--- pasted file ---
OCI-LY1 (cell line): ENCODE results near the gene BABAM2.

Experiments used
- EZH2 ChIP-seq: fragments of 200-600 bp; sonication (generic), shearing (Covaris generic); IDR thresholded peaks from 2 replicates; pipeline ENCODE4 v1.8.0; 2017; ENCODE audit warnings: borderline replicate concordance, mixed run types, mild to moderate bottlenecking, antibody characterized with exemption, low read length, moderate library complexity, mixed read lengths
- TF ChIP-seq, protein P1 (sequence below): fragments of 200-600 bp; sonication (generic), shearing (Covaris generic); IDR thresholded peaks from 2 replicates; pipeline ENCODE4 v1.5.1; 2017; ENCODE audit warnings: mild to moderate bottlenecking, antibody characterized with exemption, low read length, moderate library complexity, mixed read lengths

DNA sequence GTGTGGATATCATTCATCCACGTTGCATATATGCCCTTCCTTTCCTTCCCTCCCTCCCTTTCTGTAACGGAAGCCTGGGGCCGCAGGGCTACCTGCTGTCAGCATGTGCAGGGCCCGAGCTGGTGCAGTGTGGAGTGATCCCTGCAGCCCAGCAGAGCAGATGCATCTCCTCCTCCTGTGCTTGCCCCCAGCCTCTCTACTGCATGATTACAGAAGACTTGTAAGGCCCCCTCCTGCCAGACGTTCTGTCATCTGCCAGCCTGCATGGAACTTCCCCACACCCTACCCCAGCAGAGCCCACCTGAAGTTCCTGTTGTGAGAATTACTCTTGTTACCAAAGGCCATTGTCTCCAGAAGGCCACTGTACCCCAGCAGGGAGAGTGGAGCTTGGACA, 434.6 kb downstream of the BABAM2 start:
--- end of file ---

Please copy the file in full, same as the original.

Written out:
OCI-LY1 (cell line): ENCODE results near the gene BABAM2.

Experiments used
- EZH2 ChIP-seq: fragments of 200-600 bp; sonication (generic), shearing (Covaris generic); IDR thresholded peaks from 2 replicates; pipeline ENCODE4 v1.8.0; 2017; ENCODE audit warnings: borderline replicate concordance, mixed run types, mild to moderate bottlenecking, antibody characterized with exemption, low read length, moderate library complexity, mixed read lengths
- TF ChIP-seq, protein P1 (sequence below): fragments of 200-600 bp; sonication (generic), shearing (Covaris generic); IDR thresholded peaks from 2 replicates; pipeline ENCODE4 v1.5.1; 2017; ENCODE audit warnings: mild to moderate bottlenecking, antibody characterized with exemption, low read length, moderate library complexity, mixed read lengths

DNA sequence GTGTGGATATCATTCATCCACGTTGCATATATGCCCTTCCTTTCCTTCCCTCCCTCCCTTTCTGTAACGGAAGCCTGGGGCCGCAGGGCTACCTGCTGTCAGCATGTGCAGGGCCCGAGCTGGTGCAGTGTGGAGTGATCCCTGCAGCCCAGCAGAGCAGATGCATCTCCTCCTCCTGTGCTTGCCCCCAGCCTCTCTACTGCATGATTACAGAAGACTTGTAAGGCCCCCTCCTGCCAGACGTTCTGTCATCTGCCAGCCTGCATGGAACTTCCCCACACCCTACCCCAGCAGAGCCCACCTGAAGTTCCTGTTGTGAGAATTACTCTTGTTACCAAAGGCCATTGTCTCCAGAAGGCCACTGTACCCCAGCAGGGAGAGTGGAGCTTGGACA, 434.6 kb downstream of the BABAM2 start: